By  and , CNN

CNN —  The pro-Trump lawyer who helped devise the 2020 fake electors plot and already pleaded guilty to the conspiracy in Georgia is now cooperating with Michigan and Wisconsin state investigators in hopes of avoiding more criminal charges, multiple sources told CNN.

In a dramatic turnaround from 2020 – when the lawyer, Kenneth Chesebro, was at the center of efforts by former President Donald Trump to subvert the Electoral College and overturn his defeat – Chesebro is now helping investigators in at least four states who are looking into the scheme.

Chesebro’s cooperation in Wisconsin is the first indication the state attorney general’s office has launched its own investigation into the false slates of pro-Trump electors. Wisconsin Attorney General Josh Kaul, a Democrat, has not publicly announced that an investigation is underway.

Chesebro also recently testified to a grand jury in Nevada, where indictments against six fake electors were announced Wednesday by state prosecutors. Additionally, Chesebro has been in contact with prosecutors in Arizona, where he plans to sit for an interview as part of that state’s ongoing investigation into fake electors.

CNN has previously identified Chesebro as an unindicted co-conspirator in special counsel Jack Smith’s federal indictment against Trump, where the former president is charged with organizing the fake electors scheme “to disenfranchise millions of voters” and unlawfully remain in power. There is no indication Chesebro is cooperating in the federal probe, or that Smith has ruled out charges against him.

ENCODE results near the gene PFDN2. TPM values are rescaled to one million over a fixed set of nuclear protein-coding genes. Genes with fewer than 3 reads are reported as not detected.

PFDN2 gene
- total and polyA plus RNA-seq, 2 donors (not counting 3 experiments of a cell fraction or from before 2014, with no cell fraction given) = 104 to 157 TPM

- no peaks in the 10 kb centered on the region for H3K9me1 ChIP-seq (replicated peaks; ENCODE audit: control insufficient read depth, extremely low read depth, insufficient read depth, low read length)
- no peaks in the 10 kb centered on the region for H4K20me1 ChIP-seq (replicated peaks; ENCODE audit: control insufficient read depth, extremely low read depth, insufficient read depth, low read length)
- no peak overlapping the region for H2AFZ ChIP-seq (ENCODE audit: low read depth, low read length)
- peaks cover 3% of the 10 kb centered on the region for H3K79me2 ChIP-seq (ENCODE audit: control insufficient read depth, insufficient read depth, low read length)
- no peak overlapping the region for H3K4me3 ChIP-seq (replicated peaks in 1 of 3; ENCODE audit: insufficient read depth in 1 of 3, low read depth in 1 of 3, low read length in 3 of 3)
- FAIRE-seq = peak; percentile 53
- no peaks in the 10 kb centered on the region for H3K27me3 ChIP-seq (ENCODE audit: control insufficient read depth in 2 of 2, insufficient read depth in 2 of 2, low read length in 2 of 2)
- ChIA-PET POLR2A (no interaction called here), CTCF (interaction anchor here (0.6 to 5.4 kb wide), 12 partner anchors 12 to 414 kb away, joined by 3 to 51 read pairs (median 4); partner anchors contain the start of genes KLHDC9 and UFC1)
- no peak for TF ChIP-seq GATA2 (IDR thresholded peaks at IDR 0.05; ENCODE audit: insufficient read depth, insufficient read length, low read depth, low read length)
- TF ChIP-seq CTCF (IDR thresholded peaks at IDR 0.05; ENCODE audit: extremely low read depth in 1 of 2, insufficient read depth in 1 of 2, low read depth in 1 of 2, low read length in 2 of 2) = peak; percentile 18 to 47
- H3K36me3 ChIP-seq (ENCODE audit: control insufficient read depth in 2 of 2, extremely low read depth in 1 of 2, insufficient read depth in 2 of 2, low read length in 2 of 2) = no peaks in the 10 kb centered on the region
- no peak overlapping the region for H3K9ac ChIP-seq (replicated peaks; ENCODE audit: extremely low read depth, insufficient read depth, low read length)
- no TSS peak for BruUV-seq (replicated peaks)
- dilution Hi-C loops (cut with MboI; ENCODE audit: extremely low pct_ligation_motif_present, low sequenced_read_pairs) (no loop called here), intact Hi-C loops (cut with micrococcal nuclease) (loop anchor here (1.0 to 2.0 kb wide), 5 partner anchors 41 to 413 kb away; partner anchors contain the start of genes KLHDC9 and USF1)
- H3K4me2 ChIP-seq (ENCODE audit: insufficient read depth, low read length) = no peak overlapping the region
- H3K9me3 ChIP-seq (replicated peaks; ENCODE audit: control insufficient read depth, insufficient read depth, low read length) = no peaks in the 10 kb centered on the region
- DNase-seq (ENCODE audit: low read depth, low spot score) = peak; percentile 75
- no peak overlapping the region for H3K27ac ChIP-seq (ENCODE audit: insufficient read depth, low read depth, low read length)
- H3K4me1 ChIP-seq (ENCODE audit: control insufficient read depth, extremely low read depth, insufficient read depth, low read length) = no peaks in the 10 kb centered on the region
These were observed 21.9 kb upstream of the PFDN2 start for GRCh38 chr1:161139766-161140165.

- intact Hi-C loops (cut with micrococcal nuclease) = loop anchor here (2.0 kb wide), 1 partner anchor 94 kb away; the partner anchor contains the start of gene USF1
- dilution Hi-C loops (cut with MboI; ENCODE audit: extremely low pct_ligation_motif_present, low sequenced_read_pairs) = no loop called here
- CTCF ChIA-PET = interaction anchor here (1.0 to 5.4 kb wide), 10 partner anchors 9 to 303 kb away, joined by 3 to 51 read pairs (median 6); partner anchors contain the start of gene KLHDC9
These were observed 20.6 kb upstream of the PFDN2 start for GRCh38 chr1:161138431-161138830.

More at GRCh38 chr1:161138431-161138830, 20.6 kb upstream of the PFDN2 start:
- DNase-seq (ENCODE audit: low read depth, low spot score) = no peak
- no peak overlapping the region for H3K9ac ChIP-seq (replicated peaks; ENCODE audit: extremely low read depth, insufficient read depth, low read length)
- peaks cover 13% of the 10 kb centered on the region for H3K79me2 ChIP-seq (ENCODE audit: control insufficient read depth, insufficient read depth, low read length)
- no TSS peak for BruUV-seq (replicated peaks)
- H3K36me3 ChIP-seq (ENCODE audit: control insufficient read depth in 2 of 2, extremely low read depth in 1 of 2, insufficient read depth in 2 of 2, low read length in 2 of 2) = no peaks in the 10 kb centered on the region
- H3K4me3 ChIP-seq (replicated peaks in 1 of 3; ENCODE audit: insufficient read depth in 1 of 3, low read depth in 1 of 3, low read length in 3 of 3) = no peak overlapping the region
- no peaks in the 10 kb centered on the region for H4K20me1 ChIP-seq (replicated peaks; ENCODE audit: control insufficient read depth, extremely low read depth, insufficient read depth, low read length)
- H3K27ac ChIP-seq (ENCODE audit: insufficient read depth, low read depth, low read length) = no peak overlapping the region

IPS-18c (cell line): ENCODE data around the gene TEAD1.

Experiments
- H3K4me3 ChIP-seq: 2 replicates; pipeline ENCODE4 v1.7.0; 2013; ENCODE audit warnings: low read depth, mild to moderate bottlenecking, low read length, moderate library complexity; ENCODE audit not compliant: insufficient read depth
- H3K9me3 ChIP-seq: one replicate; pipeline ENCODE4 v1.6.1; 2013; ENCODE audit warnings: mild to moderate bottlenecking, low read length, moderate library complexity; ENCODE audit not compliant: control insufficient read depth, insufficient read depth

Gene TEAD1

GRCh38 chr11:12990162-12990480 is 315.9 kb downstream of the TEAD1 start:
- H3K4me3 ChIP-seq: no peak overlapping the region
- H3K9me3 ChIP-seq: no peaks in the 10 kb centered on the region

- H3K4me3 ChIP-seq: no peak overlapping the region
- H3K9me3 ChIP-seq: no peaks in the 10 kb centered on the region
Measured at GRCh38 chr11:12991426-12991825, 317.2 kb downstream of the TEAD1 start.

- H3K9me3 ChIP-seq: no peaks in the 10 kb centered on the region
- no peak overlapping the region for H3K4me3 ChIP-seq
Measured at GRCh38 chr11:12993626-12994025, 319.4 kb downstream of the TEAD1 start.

The Trump campaign targeted seven states with the scheme in 2020. Charges have been filed against fake electors in Georgia, Michigan and Nevada. Investigations are underway in Arizona, New Mexico and now, apparently, Wisconsin. The seventh state in the plot was Pennsylvania.

The Michigan inquiry, led by state Attorney General Dana Nessel, a Democrat, was the first in the nation to produce criminal charges. It now appears that the scope of Nessel’s investigation may be broader than previously known, and is looking at other figures with ties to the scheme beyond the fake electors themselves.

The Michigan attorney general’s office confirmed to CNN in an email this week that their investigation is still active.

The Wisconsin attorney general’s office declined to comment, as did Chesebro’s lawyer.

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